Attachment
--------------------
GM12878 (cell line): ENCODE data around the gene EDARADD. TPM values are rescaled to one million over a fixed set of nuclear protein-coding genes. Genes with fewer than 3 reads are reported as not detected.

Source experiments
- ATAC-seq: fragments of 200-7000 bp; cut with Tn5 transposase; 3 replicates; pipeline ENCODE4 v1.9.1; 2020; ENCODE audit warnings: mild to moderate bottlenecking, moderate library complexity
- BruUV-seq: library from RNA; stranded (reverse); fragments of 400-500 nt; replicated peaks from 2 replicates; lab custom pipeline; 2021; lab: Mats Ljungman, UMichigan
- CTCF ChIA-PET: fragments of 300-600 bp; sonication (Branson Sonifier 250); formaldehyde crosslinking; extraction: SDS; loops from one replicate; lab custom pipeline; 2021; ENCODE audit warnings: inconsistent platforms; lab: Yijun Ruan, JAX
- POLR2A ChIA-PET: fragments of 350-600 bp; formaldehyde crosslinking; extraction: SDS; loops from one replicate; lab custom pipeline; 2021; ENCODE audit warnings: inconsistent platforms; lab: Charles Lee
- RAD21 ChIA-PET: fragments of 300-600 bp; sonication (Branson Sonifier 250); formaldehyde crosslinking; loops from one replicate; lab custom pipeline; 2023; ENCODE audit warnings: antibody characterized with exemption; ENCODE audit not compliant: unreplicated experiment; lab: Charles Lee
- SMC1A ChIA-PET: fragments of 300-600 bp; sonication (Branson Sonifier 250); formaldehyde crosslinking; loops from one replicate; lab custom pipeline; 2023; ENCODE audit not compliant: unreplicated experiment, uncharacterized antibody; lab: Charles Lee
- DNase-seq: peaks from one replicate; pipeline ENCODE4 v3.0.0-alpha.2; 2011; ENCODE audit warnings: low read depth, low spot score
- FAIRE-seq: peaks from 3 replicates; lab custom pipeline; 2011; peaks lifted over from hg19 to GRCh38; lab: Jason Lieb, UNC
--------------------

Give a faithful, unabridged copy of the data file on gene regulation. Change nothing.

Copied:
GM12878 (cell line): ENCODE data around the gene EDARADD. TPM values are rescaled to one million over a fixed set of nuclear protein-coding genes. Genes with fewer than 3 reads are reported as not detected.

Source experiments
- ATAC-seq: fragments of 200-7000 bp; cut with Tn5 transposase; 3 replicates; pipeline ENCODE4 v1.9.1; 2020; ENCODE audit warnings: mild to moderate bottlenecking, moderate library complexity
- BruUV-seq: library from RNA; stranded (reverse); fragments of 400-500 nt; replicated peaks from 2 replicates; lab custom pipeline; 2021; lab: Mats Ljungman, UMichigan
- CTCF ChIA-PET: fragments of 300-600 bp; sonication (Branson Sonifier 250); formaldehyde crosslinking; extraction: SDS; loops from one replicate; lab custom pipeline; 2021; ENCODE audit warnings: inconsistent platforms; lab: Yijun Ruan, JAX
- POLR2A ChIA-PET: fragments of 350-600 bp; formaldehyde crosslinking; extraction: SDS; loops from one replicate; lab custom pipeline; 2021; ENCODE audit warnings: inconsistent platforms; lab: Charles Lee
- RAD21 ChIA-PET: fragments of 300-600 bp; sonication (Branson Sonifier 250); formaldehyde crosslinking; loops from one replicate; lab custom pipeline; 2023; ENCODE audit warnings: antibody characterized with exemption; ENCODE audit not compliant: unreplicated experiment; lab: Charles Lee
- SMC1A ChIA-PET: fragments of 300-600 bp; sonication (Branson Sonifier 250); formaldehyde crosslinking; loops from one replicate; lab custom pipeline; 2023; ENCODE audit not compliant: unreplicated experiment, uncharacterized antibody; lab: Charles Lee
- DNase-seq: peaks from one replicate; pipeline ENCODE4 v3.0.0-alpha.2; 2011; ENCODE audit warnings: low read depth, low spot score
- FAIRE-seq: peaks from 3 replicates; lab custom pipeline; 2011; peaks lifted over from hg19 to GRCh38; lab: Jason Lieb, UNC